An elaborate morality play set among the cult of Southerners and their haunted landscapes.

THE CRAWFORD COUNTY SKETCHBOOK

Grotesque tales of the struggle between good and evil from a dark corner of the American heartland.

Poet and surrealist Janikowski (A Martini and a Pen, 2014, etc.) does his best Faulkner impression here, using a blend of baroque Southern classicism and redneck patois to fuel a portrait of his fictional Crawford County, a character-rich settlement somewhere in the rural South. The book is composed of three primary sections. The first is devoted to the death of Peter Switchback Jr., an honorable man and local farmer who is revealed in an obituary to have died an untimely death at the age of 43. Janikowski plays out the story of Switchback’s life and death in 36 vignettes told from the point of view of various denizens of the community. These largely forgettable characters are merely here to serve as the chorus in a play in which someone is as likely to ruminate on chicken-fried steak or goings-on at the local swimmin’ hole as to give insights into horrific farming accidents or tragic suicides. The novel does offer up a genuine black-hat villain in the person of Sheriff Cecil Morgan, a “damned stupid pus-jacketed skin-eater,” whose family members play the McCoys to the Switchbacks’ Hatfields in their longtime feud. The second novella-length section, “Wild Torrent,” falls closer to Of Mice and Men (1937) with its story of an altercation between two men on a farm, one that also ends badly for everyone involved. It all wraps up with a surrealist fiction about Ashley, the virtuous woman who loved Peter Switchback and longs to rewrite his sad ending. The novel’s exaggerated portrayals, distorted narrative threads, and flamboyant brand of Southern Gothic will ring the bells of a certain literary-minded audience, but more casual readers may find it a bit rich for their tastes.

An elaborate morality play set among the cult of Southerners and their haunted landscapes.

Pub Date: Aug. 15, 2015

ISBN: 978-1-59709-533-4

Page Count: 208

Publisher: Red Hen Press

Review Posted Online: June 8, 2015

Kirkus Reviews Issue: June 15, 2015

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ONE DAY IN THE LIFE OF IVAN DENISOVICH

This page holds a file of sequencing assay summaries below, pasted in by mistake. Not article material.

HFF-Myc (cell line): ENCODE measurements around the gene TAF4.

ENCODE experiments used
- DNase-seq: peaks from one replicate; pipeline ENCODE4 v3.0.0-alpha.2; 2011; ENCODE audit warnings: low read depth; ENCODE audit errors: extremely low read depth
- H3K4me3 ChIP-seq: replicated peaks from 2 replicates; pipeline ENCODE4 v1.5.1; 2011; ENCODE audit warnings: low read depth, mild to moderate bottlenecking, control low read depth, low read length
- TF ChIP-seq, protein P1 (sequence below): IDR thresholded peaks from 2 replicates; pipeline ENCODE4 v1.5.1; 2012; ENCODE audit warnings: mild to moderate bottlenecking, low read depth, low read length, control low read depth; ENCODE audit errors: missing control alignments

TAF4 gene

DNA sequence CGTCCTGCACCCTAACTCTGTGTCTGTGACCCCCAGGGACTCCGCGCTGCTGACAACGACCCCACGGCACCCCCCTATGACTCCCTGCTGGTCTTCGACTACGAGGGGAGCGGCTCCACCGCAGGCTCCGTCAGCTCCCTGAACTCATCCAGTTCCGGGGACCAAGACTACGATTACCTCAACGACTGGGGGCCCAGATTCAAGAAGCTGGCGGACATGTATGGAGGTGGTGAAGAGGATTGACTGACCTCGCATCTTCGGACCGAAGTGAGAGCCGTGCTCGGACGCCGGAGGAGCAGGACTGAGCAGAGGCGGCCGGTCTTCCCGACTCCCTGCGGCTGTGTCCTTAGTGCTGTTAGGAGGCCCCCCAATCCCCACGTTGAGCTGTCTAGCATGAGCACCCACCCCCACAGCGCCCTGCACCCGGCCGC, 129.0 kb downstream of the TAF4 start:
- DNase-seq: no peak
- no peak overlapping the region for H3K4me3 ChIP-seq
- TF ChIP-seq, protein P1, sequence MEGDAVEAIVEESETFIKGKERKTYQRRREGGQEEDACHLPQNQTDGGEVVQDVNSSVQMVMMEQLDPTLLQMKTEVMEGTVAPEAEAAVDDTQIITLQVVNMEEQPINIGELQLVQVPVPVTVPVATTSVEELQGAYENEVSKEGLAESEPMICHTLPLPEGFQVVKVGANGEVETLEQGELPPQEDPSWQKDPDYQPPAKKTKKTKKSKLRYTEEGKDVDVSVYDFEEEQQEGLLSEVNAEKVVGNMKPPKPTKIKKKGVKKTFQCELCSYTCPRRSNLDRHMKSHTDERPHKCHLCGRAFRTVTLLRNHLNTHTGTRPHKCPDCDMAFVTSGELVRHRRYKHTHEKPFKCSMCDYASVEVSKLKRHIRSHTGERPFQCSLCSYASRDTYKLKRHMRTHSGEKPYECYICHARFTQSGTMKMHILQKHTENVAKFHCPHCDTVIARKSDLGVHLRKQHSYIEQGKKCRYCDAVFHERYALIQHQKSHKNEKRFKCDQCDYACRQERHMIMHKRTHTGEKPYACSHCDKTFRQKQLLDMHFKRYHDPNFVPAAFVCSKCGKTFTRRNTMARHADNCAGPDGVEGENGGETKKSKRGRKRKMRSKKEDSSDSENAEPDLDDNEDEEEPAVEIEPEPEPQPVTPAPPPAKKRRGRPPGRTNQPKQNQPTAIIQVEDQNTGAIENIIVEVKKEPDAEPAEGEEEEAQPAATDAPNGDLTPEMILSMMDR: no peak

While a few weeks ago it seemed as if Praeger would have a two month lead over Dutton in their presentation of this Soviet best seller, both the "authorized" edition (Dutton's) and the "unauthorized" (Praeger's) will appear almost simultaneously. There has been considerable advance attention on what appears to be as much of a publishing cause celebre here as the original appearance of the book in Russia. Without entering into the scrimmage, or dismissing it as a plague on both your houses, we will limit ourselves to a few facts. Royalties from the "unauthorized" edition will go to the International Rescue Committee; Dutton with their contracted edition is adhering to copyright conventions. The Praeger edition has two translators and one of them is the translator of Doctor Zhivago Dutton's translator, Ralph Parker, has been stigmatized by Praeger as "an apologist for the Soviet regime". To the untutored eye, the Dutton translation seems a little more literary, the Praeger perhaps closer to the rather primitive style of the original. The book itself is an account of one day in the three thousand six hundred and fifty three days of the sentence to be served by a carpenter, Ivan Denisovich Shukhov. (Solzhenitsyn was a political prisoner.) From the unrelenting cold without, to the conditions within, from the bathhouse to the latrine to the cells where survival for more than two weeks is impossible, this records the hopeless facts of existence as faced by thousands who went on "living like this, with your eyes on the ground". The Dutton edition has an excellent introduction providing an orientation on the political background to its appearance in Russia by Marvin Kalb. All involved in its publication (translators, introducers, etc.) claim for it great "artistic" values which we cannot share, although there is no question of its importance as a political and human document and as significant and tangible evidence of the de-Stalinization program.